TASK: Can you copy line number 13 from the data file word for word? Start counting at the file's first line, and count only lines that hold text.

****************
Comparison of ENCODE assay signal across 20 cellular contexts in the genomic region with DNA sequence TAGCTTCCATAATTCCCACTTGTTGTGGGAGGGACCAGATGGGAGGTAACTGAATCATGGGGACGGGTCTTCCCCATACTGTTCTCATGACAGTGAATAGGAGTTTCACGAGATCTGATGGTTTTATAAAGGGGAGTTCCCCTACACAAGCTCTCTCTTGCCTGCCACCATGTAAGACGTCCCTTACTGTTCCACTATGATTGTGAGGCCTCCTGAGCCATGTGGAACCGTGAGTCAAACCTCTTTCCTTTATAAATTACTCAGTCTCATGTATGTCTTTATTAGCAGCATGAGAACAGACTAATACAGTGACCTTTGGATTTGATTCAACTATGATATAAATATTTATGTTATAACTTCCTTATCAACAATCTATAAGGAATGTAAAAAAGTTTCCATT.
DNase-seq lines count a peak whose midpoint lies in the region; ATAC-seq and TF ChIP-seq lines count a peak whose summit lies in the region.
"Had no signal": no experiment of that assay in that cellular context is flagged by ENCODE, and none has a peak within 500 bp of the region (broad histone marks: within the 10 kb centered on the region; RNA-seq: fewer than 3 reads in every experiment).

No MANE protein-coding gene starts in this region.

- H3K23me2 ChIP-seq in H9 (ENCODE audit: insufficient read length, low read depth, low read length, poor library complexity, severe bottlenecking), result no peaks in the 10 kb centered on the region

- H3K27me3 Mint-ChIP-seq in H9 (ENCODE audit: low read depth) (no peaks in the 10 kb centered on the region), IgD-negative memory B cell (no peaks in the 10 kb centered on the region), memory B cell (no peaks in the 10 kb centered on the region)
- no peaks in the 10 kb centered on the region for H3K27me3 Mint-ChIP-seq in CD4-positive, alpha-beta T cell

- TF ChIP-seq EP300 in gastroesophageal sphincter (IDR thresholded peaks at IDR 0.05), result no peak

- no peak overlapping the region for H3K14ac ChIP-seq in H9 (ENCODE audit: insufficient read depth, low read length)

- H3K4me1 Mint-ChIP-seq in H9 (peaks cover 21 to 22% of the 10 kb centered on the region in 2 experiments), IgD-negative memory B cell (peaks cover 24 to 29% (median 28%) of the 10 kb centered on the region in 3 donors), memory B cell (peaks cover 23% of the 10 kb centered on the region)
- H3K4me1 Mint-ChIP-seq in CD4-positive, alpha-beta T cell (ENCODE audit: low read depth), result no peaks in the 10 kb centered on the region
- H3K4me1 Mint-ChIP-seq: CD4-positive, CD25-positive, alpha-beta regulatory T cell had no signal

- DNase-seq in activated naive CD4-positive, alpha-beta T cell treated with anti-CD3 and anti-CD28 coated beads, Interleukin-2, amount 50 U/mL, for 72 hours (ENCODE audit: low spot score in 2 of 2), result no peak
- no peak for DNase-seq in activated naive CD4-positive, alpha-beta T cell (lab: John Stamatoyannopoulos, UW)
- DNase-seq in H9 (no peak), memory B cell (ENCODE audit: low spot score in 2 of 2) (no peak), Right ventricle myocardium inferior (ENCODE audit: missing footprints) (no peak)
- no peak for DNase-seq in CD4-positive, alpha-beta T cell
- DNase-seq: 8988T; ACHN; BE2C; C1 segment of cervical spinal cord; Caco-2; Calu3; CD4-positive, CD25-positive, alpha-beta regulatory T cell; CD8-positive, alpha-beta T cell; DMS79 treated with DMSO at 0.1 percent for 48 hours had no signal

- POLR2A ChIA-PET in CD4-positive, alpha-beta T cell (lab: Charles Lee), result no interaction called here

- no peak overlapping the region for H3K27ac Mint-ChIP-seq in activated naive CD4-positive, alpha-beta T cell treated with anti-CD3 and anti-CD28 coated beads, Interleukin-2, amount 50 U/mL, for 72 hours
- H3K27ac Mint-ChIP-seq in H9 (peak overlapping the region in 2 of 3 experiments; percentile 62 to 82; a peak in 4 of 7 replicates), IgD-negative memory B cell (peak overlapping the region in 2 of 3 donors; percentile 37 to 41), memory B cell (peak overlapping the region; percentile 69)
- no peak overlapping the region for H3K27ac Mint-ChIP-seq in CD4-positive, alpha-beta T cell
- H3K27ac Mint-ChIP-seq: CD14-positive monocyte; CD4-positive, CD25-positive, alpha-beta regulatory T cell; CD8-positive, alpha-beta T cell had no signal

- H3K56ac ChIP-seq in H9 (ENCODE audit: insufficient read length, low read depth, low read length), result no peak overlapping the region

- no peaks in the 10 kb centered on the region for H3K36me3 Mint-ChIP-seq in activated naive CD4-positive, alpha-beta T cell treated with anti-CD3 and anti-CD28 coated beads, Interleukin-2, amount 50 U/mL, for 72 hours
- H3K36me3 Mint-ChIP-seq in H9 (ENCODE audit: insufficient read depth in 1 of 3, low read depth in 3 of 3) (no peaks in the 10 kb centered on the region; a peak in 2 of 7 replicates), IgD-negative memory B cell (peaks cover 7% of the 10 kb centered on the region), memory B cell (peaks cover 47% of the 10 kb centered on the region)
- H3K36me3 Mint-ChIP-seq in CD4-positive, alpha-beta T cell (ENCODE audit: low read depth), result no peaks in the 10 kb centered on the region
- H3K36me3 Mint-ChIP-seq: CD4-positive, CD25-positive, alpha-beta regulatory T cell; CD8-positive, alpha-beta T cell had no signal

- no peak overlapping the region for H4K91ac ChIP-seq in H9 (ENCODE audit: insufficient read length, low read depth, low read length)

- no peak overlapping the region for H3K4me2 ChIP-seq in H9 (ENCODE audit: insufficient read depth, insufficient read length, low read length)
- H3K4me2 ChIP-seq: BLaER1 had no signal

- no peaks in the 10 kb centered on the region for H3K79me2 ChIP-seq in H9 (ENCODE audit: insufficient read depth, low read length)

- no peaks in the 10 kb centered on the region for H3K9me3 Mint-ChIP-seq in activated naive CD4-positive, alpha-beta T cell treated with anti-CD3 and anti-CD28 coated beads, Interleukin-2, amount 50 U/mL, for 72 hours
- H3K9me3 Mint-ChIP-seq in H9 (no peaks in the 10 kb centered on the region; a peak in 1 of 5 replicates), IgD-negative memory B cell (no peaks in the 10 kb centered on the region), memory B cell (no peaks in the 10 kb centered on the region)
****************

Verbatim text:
- DNase-seq in activated naive CD4-positive, alpha-beta T cell treated with anti-CD3 and anti-CD28 coated beads, Interleukin-2, amount 50 U/mL, for 72 hours (ENCODE audit: low spot score in 2 of 2), result no peak